Welcome to Scribd, the world's digital library. Read, publish, and share books and documents. See more
Download
Standard view
Full view
of .
Look up keyword
Like this
1Activity
0 of .
Results for:
No results containing your search query
P. 1
Improving poultry health and production efficiency with probiotics

Improving poultry health and production efficiency with probiotics

Ratings: (0)|Views: 39|Likes:
To avoid diseases resulting from high pathogenic pressure in intensive broiler and turkey housing systems, antibiotic growth promoters have been used in many cases in the past. Since the EU-prohibition of these products, an increasing interest exists for alternatives to support the microbiota in the intestine and for the maintenance of animal health.
To avoid diseases resulting from high pathogenic pressure in intensive broiler and turkey housing systems, antibiotic growth promoters have been used in many cases in the past. Since the EU-prohibition of these products, an increasing interest exists for alternatives to support the microbiota in the intestine and for the maintenance of animal health.

More info:

Published by: Milling and Grain (formerly GFMT) on Aug 13, 2013
Copyright:Attribution Non-commercial

Availability:

Read on Scribd mobile: iPhone, iPad and Android.
download as PDF, TXT or read online from Scribd
See more
See less

09/26/2013

pdf

text

original

 
Digital Re-print - July | August 2013
Improving poultry health and productionefciency with probiotics
Grain & Feed Milling Technology is published six times a year by Perendale Publishers Ltd of the United Kingdom. All data is published in good faith, based on information received, and while every care is taken to prevent inaccuracies,the publishers accept no liability for any errors or omissions or for the consequences of action taken on the basis of information published.©Copyright 2013 Perendale Publishers Ltd. All rights reserved. No part of this publication may be reproduced in any formor by any means without prior permission of the copyright owner. Printed by Perendale Publishers Ltd. ISSN: 1466-3872
 
T
o avoid diseases resulting from highpathogenic pressure in intensivebroiler and turkey housing systems,antibiotic growth promoters have beenused in many cases in the past. Sincethe EU-prohibition of these products, anincreasing interest exists for alternatives tosupport the microbiota in the intestine andfor the maintenance of animal health.
Therefore, the use of probiotics hasbeen established. Probiotics are livingcultures of non-pathogenic strains of bacteria and yeasts which are able toinfluence the microbiota in the intestineof the host animal in a positive way (Fuller 1989). Many of the known probiotics areunable to survive the techniques used inmodern feed production, for exampleheat exposure during the pelleting proc-ess of temperatures up to 90°C. Onepossibility to mitigate these problemsis the use of spore forming probiotics,especially probiotics of the genus
Bacillussubtilis
. Also, the compatibility with other feed additives, such as organic acids, coc-cidiostats and antibiotics for therapeuticpurposes, has to be considered ina practical situation.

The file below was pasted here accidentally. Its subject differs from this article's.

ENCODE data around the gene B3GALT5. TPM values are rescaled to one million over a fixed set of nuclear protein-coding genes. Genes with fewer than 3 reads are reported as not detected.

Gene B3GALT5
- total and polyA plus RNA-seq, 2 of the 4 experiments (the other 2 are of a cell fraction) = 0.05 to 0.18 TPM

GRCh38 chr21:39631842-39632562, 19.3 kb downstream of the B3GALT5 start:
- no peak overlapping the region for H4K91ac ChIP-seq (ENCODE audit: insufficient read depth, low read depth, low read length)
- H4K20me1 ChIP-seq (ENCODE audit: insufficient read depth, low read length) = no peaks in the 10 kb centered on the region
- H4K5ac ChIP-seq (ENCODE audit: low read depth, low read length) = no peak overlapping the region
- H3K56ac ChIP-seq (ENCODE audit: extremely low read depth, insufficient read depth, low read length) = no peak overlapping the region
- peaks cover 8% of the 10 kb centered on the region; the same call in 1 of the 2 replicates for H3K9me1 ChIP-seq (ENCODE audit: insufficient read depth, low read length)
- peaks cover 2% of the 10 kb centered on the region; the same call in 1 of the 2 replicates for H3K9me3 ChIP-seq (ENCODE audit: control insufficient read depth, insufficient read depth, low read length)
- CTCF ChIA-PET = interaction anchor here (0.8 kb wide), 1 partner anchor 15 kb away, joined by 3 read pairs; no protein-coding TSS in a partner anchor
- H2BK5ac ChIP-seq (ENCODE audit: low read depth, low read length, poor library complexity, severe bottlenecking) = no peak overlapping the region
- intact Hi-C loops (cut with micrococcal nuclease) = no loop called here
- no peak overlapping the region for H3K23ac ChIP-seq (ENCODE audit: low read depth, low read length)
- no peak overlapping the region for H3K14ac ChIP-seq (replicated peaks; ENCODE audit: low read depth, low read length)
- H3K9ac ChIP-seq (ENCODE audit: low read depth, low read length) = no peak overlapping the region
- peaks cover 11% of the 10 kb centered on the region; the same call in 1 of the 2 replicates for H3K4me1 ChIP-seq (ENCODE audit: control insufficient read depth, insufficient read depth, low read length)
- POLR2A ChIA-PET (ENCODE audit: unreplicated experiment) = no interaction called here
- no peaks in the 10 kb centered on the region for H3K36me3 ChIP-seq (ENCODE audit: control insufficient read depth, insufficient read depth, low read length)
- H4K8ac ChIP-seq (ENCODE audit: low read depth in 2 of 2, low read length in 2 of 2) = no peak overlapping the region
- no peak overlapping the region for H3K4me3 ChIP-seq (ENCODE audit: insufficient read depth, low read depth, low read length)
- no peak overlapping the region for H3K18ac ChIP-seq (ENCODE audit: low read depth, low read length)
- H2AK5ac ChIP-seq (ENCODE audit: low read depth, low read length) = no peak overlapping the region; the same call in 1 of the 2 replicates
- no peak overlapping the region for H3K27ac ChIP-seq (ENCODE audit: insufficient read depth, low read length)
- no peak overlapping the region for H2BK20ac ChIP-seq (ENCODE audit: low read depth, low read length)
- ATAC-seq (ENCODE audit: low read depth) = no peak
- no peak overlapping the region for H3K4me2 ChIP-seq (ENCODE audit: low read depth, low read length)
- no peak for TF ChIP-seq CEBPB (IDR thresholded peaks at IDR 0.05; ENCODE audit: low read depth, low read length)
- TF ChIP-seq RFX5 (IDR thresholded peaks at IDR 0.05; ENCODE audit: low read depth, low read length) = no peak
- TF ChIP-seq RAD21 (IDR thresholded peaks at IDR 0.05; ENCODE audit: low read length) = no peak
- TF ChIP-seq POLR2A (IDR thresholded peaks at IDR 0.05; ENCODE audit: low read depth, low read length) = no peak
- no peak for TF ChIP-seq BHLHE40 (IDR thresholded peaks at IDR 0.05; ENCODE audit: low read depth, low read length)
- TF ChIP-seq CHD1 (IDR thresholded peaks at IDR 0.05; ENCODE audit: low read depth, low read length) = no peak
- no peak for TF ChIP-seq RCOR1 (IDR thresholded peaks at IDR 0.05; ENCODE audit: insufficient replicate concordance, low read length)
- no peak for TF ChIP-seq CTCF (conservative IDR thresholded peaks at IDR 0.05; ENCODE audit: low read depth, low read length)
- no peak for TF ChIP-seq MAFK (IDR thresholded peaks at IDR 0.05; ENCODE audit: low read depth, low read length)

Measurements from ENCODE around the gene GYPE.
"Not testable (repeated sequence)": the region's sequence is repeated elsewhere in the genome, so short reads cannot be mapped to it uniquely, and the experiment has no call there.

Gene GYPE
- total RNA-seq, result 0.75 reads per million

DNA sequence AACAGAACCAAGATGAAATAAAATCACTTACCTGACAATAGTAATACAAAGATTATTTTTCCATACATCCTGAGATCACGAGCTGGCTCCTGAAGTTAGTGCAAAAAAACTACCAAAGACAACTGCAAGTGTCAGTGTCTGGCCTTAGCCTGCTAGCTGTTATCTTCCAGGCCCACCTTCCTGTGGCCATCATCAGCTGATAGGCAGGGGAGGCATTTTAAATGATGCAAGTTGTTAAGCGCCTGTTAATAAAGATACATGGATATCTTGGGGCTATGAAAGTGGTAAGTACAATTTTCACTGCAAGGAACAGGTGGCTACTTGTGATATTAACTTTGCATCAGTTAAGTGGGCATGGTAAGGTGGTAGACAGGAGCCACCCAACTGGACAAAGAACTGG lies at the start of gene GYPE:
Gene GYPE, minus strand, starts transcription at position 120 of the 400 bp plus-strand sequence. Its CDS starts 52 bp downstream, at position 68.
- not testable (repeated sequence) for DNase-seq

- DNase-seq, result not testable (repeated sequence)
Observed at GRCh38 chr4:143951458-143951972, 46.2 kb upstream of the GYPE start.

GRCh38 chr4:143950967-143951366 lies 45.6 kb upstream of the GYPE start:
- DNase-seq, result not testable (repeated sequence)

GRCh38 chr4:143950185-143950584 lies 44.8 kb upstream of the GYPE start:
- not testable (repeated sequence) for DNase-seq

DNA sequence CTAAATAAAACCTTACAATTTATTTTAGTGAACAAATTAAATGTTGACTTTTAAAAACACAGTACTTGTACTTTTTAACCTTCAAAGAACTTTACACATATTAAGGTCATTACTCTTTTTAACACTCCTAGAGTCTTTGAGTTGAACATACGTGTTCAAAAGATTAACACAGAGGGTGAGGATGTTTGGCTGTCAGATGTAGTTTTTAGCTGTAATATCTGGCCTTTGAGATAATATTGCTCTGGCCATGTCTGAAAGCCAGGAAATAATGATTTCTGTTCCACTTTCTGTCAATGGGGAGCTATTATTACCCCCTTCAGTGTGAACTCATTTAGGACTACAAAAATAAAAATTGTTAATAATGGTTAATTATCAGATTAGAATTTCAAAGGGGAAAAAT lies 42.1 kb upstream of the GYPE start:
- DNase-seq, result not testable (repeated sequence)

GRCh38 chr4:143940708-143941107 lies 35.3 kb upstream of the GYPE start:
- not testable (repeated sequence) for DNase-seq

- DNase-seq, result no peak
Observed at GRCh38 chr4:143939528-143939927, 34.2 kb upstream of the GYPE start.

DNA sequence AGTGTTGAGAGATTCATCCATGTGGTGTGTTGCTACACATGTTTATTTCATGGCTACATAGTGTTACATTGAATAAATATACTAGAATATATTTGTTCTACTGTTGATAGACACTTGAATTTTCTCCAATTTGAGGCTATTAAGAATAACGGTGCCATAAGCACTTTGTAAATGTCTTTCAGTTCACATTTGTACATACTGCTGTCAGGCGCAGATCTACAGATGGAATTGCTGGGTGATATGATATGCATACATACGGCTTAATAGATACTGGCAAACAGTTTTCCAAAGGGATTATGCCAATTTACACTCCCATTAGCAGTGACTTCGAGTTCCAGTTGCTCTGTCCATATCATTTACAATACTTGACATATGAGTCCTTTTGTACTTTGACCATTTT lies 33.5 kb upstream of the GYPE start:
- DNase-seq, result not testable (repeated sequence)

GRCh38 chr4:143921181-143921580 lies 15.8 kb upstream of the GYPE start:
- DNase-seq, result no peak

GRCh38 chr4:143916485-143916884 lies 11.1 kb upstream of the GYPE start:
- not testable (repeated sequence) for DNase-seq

Mode of action
Potential probiotics are charac- terized by the forming of naturalcolonies with a complex aerobicstructure, which has to be seenin connection with higher bacte-rial possibilities (Image 1). If bacteriaare kept in an artificial environment('domesticated'), they lose many of  their natural capabilities. Thereforeprobiotics can be evaluated in asimple plate test concerning to their efficacy due to their aerobic form(Aguilar 
et al
. 2007).Different modes of action form the basisof the use of 
Bacillus subtilis
in poultry feed,so the influence of improved productionparameters can be explained.
Bacillus subtilis
 consumes oxygen in the digestive tract andproduces different enzymes like, for exam-ple, subtilisin and catalase. As a result, theenvironmental conditions for beneficial bac- teria, such as Lactobacilli, will improve. Thesebacteria colonize the gut wall and block  the binding sites of pathogenic bacteria,a mechanism called competitive inhibition.Additionally, Lactobacilli produce lactic acid,which can affect pathogenic bacteria, suchas, Salmonella,
E. Coli
, Campylobacter andClostridiae (Hosoi
et al
. 2000).Many trial results, concerning the reduc- tion of these pathogens have already beenpublished (Marutra
et al
. 1996, Fritts
et al
.2000, La Ragione and Woodward 2003).For example, Maruta
et al
. (1996) describednot only fewer infected animals in a trial within total 18,000 broilers, but also a reducedconcentration of pathogenic bacteria in thefaeces of infected animals was observed(Table 1).In another research trial in broilers, areduction of campylobacter infection from
Improvingpoultry healthand productionefficiency withprobiotics
by Dr Detlef Kampf Orffa Additives, the Netherlands
Table 1: Influence of 
Bacillus subtilis
C-3102 (Calsporin
®
) on the concentration of 
Clostridiumperfringens
and Salmonella (Maruta
et al 
.
1996)control(9,000 broiler)Calsporin
®
Bacillus subtilis
C-3102(3x108 CFU/kg feed)
Clostridium perfringens
, log10/g faeces3.39±0.792.62±0.47*Cl. perfringens, % positive animals93%47%*Salmonella spp., log10/g faeces2.97±0.363.06±0.62Salmonella spp., % positive animals57%17%** P<0.01
Image 1:
Bacillus subtilis
C-3102 (compact andsingular colony form)
Bacillus subtilis
(incoherent colony form)
Grain
&
feed miinG echnooG20 | July - august 2013
FEATURE

You're Reading a Free Preview

Download
scribd
/*********** DO NOT ALTER ANYTHING BELOW THIS LINE ! ************/ var s_code=s.t();if(s_code)document.write(s_code)//-->